These essays also deftly analyze our allies’ performances. Hubris, it turns out, is not only an American disease. The United Kingdom, Australia, and the Netherlands, according to their respective authors, all believed that their countries’ experience with counterinsurgency would boost their forces’ effectiveness, especially in comparison with their American allies. This, however, was not the case, as the level of issues these countries faced in Southern Afghanistan quickly surpassed their capacities. Domestic politics constrained other countries’ effectiveness. For example, Germany, which long led Regional Command-North in Mazari-Sharif and still leads Train, Advise, Assist Command–North (TAAC-N), was incapable of tamping down a burgeoning Pashtun insurgency in northern Kunduz because the Bundeswehr was heavily restricted in its rules of engagement after a deadly airstrike in 2009 killed 24 civilians in Kunduz. Nearly all of America’s allies struggled to develop a coherent strategy that everyone could implement. This resulted in a kaleidoscope array of approaches that focused on kinetics in some areas and stabilization in others. Further, like their American counterparts, all of our allies suffered the ill effects of short rotations (usually six months) that drained force effectiveness in a counterinsurgency fight where cultural acumen is almost as important as fighting prowess.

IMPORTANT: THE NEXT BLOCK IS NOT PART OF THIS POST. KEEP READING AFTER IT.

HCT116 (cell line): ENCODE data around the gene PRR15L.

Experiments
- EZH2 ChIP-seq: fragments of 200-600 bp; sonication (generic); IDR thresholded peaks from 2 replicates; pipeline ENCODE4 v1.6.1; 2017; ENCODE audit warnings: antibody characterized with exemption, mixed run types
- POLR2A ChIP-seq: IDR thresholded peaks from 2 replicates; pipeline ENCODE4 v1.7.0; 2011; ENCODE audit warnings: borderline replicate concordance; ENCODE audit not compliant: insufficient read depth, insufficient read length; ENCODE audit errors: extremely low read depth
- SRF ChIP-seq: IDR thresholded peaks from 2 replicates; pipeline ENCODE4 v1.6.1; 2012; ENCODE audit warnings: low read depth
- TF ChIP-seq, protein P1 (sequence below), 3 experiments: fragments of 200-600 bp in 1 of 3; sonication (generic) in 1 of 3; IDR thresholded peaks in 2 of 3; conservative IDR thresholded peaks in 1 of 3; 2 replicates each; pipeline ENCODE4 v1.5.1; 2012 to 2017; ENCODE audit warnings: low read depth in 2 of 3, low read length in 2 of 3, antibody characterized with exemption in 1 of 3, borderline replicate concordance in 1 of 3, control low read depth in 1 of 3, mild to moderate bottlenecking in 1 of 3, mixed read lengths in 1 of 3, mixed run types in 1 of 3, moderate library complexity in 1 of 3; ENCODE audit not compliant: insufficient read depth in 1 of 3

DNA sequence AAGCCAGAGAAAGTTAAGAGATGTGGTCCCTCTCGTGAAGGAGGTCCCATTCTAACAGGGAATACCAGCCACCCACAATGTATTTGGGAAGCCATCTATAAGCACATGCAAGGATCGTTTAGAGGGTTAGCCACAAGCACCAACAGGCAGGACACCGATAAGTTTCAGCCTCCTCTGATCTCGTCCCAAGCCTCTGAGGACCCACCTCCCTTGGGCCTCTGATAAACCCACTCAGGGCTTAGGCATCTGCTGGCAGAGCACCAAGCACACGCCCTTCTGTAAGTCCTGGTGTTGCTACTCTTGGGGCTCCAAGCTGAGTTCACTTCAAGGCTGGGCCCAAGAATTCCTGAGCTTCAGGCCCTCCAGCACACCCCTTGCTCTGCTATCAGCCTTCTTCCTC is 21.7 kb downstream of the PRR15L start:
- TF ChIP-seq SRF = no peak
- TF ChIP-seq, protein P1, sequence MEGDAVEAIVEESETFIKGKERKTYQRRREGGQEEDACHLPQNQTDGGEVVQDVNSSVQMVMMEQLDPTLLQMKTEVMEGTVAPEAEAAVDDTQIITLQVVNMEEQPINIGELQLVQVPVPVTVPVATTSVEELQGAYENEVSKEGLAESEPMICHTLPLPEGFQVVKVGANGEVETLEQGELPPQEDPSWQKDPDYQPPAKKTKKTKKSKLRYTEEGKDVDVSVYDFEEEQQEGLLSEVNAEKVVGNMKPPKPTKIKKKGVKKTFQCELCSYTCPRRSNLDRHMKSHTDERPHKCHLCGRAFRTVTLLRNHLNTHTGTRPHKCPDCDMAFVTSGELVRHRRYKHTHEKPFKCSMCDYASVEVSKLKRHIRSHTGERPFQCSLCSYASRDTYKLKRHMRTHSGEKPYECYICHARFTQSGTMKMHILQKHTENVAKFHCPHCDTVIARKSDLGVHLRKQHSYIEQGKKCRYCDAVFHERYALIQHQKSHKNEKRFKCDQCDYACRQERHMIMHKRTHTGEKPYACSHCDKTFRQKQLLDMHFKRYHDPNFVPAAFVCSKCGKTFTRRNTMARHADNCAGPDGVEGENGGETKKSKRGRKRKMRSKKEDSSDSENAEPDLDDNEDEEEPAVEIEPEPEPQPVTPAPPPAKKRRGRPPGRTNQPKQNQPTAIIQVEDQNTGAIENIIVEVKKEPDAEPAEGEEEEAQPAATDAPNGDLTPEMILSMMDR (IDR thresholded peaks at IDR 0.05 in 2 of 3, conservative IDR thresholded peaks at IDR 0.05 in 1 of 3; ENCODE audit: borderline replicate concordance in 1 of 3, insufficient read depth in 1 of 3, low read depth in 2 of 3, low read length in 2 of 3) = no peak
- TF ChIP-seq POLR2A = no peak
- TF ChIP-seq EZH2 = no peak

Despite the book’s excellence, there were a few missteps. First, the omission of Turkey and Italy is puzzling. Turkey has played a critical role in Afghanistan, especially in TAAC-Capital (TAAC-C), formerly known as Regional Command Capital. In fact, a Turkish general currently leads these efforts. As one of the leading Muslim nations, a chapter analyzing its motivation for joining the alliance, especially in light of its current authoritarian bent, would have been valuable. Similarly, omitting Italy, which has long led efforts in western Afghanistan from its base in Herat, deprives readers of learning about one of the alliance’s longest-serving and most significant members, who continues to advise and assist Afghan forces and leads TAAC-West (TAAC-W). Furthermore, a more robust section on Afghanistan should have been added. Although the book devotes two chapters to the most vital coalition member, more content should have been devoted to exploring the problems outside Kabul. For example, a chapter analyzing the problems at the provincial level between provincial governors, who were appointed by the Afghan president, and the elected provincial councils, would have added more breadth. Last, the concluding chapter, “Going Forward: Lessons Learned,” is detached from the book. Although these lessons are worth highlighting and have merit, they were not underscored throughout the book by other authors, diminishing the last chapter’s effectiveness. 

Despite these minor problems, this collection of essays is excellent and seriously needed. It should be required reading for all service members who are slated to deploy to Afghanistan to reinforce our allies’ valuable and costly contributions made during the last 16 years. European policymakers would do well to remember this especially in light of some of the heated rhetoric over Europe’s inability to contribute to its own defense.  

Maj William Selber, USAF 

Osan Air Base

"The views expressed are those of the author(s) and do not reflect the official policy or position of the US government or the Department of Defense."